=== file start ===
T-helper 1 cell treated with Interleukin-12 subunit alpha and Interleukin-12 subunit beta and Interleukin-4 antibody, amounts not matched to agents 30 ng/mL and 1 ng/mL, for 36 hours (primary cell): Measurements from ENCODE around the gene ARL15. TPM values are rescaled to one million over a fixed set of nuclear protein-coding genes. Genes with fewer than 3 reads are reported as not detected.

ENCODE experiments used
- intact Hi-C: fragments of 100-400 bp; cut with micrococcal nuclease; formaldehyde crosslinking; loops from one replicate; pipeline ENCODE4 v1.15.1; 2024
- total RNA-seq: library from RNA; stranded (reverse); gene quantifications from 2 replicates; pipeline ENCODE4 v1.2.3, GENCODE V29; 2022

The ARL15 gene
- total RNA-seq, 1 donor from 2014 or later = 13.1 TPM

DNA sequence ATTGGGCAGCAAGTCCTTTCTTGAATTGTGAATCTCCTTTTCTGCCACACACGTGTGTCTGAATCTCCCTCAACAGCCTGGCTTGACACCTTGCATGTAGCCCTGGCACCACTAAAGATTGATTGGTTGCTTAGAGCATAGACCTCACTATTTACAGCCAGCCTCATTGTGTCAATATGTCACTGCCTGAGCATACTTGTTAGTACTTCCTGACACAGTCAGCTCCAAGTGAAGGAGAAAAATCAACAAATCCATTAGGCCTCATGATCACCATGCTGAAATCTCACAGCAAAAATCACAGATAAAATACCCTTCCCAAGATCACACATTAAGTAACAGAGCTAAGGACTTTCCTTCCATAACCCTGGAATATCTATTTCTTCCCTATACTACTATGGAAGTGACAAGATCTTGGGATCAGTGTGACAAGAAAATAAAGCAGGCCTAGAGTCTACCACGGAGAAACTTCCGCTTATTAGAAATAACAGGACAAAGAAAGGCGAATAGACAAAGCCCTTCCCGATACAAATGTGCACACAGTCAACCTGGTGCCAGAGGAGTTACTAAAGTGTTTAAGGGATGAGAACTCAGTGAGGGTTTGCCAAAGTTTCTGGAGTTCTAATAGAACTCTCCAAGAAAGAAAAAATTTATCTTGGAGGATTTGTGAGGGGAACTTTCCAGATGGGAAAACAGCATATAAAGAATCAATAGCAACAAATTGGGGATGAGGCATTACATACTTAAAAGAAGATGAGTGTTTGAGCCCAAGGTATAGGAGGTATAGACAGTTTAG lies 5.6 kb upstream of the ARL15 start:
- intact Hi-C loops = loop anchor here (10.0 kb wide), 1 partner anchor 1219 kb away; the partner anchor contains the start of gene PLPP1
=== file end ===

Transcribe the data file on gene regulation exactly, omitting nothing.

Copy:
T-helper 1 cell treated with Interleukin-12 subunit alpha and Interleukin-12 subunit beta and Interleukin-4 antibody, amounts not matched to agents 30 ng/mL and 1 ng/mL, for 36 hours (primary cell): Measurements from ENCODE around the gene ARL15. TPM values are rescaled to one million over a fixed set of nuclear protein-coding genes. Genes with fewer than 3 reads are reported as not detected.

ENCODE experiments used
- intact Hi-C: fragments of 100-400 bp; cut with micrococcal nuclease; formaldehyde crosslinking; loops from one replicate; pipeline ENCODE4 v1.15.1; 2024
- total RNA-seq: library from RNA; stranded (reverse); gene quantifications from 2 replicates; pipeline ENCODE4 v1.2.3, GENCODE V29; 2022

The ARL15 gene
- total RNA-seq, 1 donor from 2014 or later = 13.1 TPM

DNA sequence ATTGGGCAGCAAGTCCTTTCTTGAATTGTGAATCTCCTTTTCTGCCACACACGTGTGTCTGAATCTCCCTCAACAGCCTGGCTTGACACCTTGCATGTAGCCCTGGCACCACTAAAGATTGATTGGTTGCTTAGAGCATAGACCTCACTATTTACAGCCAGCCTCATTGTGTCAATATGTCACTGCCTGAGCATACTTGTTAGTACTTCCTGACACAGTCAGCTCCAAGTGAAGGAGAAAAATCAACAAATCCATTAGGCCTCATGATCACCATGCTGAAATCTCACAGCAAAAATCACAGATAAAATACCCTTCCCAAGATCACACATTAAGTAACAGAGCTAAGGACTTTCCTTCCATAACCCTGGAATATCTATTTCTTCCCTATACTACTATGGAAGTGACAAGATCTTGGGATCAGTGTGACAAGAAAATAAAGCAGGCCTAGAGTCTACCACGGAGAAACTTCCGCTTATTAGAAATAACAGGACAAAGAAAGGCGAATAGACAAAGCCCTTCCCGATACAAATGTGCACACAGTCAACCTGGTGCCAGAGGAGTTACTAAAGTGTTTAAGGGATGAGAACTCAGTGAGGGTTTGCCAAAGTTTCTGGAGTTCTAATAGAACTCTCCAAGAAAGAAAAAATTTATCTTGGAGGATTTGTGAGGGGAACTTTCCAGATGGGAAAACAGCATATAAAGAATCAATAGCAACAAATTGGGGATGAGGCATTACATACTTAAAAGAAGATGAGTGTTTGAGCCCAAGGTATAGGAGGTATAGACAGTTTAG lies 5.6 kb upstream of the ARL15 start:
- intact Hi-C loops = loop anchor here (10.0 kb wide), 1 partner anchor 1219 kb away; the partner anchor contains the start of gene PLPP1